Presented in partnership with UNDIVIDED.
A year ago, the SNF Agora Institute met in Cincinnati to explore what diverse people of faith, civic leaders, and community organizations could learn from each other about the relationship of faith, race, and politics as we headed into the 2020 election season.
In the year since, faith and race have been at the forefront of some of the most defining political moments of 2020, from the sweeping protests against racial violence, to the appointment of devout Catholic Amy Coney Barrett to the Supreme Court, to the election to the U.S. Senate of Georgia’s first Black senator, Rev. Raphael Warnock. The tensions around faith, race, and politics exploded at the outset of 2021 with insurrection at the United States Capitol, cloaked in the language of white Christian nationalism. Since the insurrection, prominent evangelical leaders have been calling for a moment of reckoning within the evangelical community. What are the prospects for change, however? Given the deeply rooted forces of disinformation, conspiratorial thinking, and historical legacies of racism, what is to be done?
This event will convene prominent evangelical leaders, including those working to build racial justice within the church, for a follow-up discussion focusing specifically on what evangelicals are doing and can do to confront this divisive moment.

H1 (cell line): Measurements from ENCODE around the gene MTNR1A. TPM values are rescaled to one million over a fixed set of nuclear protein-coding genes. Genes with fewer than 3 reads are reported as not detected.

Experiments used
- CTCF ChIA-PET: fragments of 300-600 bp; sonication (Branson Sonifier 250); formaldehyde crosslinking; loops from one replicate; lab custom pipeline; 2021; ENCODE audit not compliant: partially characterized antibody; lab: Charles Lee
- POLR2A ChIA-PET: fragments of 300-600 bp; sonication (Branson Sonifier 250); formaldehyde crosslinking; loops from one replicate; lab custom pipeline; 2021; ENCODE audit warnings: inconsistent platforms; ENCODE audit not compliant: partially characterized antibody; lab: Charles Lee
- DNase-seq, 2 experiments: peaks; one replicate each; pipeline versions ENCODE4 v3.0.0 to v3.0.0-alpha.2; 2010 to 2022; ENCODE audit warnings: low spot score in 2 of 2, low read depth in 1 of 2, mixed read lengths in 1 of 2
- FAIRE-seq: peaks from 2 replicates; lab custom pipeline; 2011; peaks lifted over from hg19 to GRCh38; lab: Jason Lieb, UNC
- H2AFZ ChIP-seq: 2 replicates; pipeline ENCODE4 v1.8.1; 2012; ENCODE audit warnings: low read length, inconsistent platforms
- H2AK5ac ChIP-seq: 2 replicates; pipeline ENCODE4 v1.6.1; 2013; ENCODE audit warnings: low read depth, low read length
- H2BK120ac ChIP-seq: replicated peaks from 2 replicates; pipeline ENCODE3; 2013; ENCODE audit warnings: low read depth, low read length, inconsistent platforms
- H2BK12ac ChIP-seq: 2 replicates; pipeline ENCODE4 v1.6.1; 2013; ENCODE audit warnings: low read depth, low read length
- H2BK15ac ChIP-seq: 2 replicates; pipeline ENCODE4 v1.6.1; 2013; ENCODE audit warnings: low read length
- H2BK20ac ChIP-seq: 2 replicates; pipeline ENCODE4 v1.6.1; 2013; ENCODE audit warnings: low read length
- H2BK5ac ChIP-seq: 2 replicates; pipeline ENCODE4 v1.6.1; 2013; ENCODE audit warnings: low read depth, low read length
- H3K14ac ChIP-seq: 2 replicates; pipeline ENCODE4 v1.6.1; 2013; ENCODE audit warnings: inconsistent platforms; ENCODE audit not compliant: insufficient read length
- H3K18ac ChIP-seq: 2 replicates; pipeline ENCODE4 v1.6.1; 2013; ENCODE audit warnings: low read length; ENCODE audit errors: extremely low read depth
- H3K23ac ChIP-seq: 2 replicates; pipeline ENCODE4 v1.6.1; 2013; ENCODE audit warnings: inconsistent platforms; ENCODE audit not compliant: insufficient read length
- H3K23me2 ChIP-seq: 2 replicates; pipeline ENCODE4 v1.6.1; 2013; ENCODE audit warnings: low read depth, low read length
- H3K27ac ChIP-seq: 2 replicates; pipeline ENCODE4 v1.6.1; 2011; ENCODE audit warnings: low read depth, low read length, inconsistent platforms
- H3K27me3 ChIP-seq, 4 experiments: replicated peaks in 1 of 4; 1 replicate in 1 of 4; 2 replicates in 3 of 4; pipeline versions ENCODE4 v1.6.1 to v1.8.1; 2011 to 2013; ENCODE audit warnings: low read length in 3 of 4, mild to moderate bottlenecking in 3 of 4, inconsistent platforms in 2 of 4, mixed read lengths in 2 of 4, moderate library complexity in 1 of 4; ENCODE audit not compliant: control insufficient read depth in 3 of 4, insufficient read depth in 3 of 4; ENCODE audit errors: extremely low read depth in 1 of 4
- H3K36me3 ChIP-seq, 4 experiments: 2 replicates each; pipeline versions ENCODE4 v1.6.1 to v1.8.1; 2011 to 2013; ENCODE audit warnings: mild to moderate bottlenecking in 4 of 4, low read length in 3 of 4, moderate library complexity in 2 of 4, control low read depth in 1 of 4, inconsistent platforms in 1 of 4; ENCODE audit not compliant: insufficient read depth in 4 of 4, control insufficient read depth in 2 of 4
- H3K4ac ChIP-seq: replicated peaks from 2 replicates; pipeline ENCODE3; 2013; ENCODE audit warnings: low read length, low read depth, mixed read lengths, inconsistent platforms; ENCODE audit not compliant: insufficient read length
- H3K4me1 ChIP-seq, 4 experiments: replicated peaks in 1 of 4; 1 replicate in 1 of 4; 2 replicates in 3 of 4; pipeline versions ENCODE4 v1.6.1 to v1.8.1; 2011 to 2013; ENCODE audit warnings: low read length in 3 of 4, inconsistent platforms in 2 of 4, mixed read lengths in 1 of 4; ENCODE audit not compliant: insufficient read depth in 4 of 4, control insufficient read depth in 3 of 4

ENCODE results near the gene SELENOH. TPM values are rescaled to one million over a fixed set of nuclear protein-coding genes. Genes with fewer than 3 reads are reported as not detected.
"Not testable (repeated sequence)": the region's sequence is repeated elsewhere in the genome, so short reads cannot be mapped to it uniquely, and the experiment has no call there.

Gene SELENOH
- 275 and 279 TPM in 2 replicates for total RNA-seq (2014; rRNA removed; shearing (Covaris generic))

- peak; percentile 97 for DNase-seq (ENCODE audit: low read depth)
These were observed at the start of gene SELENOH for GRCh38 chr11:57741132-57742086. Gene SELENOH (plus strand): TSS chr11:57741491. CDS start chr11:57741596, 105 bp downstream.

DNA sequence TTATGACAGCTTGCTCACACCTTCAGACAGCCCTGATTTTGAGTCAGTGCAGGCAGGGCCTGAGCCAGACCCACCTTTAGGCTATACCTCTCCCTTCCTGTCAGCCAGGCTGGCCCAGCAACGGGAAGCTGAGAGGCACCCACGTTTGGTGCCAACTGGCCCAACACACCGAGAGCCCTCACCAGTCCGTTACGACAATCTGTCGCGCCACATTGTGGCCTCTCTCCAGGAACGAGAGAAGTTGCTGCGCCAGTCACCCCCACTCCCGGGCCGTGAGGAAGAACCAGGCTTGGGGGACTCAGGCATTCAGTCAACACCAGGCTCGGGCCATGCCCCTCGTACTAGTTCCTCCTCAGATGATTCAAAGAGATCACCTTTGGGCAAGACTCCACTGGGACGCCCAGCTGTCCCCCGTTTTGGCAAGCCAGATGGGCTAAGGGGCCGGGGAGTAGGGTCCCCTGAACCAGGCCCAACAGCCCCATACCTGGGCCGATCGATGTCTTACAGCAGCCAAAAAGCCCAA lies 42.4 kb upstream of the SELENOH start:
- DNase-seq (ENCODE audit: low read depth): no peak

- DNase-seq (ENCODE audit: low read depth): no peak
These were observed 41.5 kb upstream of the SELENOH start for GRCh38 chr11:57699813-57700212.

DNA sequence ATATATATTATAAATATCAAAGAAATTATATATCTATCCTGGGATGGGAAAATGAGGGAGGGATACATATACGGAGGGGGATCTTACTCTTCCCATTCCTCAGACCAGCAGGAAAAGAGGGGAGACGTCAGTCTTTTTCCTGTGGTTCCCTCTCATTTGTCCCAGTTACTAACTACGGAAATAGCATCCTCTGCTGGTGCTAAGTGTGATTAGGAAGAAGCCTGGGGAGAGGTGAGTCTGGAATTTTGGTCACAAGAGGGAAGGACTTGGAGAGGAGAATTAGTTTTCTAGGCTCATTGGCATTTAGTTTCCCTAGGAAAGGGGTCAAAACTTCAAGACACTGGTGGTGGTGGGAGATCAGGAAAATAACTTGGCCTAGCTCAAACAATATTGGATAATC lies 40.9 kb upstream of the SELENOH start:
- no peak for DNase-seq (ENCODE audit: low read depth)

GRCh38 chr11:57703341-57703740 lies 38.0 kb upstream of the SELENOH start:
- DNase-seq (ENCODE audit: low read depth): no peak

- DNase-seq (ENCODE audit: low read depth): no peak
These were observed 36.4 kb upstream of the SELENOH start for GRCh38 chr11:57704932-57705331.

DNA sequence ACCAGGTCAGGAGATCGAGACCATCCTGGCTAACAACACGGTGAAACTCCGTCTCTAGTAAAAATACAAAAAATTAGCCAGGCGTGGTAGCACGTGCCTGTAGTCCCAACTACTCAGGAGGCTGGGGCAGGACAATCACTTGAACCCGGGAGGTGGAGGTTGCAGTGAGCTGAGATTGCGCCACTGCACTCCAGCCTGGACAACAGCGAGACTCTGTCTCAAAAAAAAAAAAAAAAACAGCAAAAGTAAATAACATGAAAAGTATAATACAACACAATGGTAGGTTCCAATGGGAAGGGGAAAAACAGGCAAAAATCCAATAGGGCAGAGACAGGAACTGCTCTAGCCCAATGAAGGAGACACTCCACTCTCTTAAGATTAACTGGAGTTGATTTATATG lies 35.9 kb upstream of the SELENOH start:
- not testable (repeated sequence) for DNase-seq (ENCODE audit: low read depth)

Kristin Kobes Du Mez is a Professor of History and Gender Studies at Calvin University. She holds a PhD from the University of Notre Dame and her research focuses on the intersection of gender, religion, and politics. She has written for the Washington Post, NBC News, Religion News Service, Christianity Today, and Christian Century. Her most recent book is Jesus and John Wayne: How White Evangelicals Corrupted a Faith and Fractured a Nation.
Chuck Mingo is the founder of UNDIVIDED, a program that takes participants through life-changing moments of racial healing. In addition to leading UNDIVIDED, Mingo teaches and consults for churches and organizations around the country on a variety of topics related to race relations and racial justice. He also serves as teaching pastor at one of the largest churches in America, Crossroads Church
Ed Stetzer is a professor and dean at Wheaton College who also serves as executive director of the Wheaton College Billy Graham Center. Stetzer has planted, revitalized, and pastored churches, trained pastors and church planters on six continents, has earned two master’s degrees and two doctorates, and has written hundreds of articles and a dozen books.
Hahrie Han, the inaugural director of the SNF Agora Institute, specializes in the study of civic and political participation, collective action, and organizing. She focuses particularly on the role that civic associations play in mobilizing participation in politics and building power for social and political change.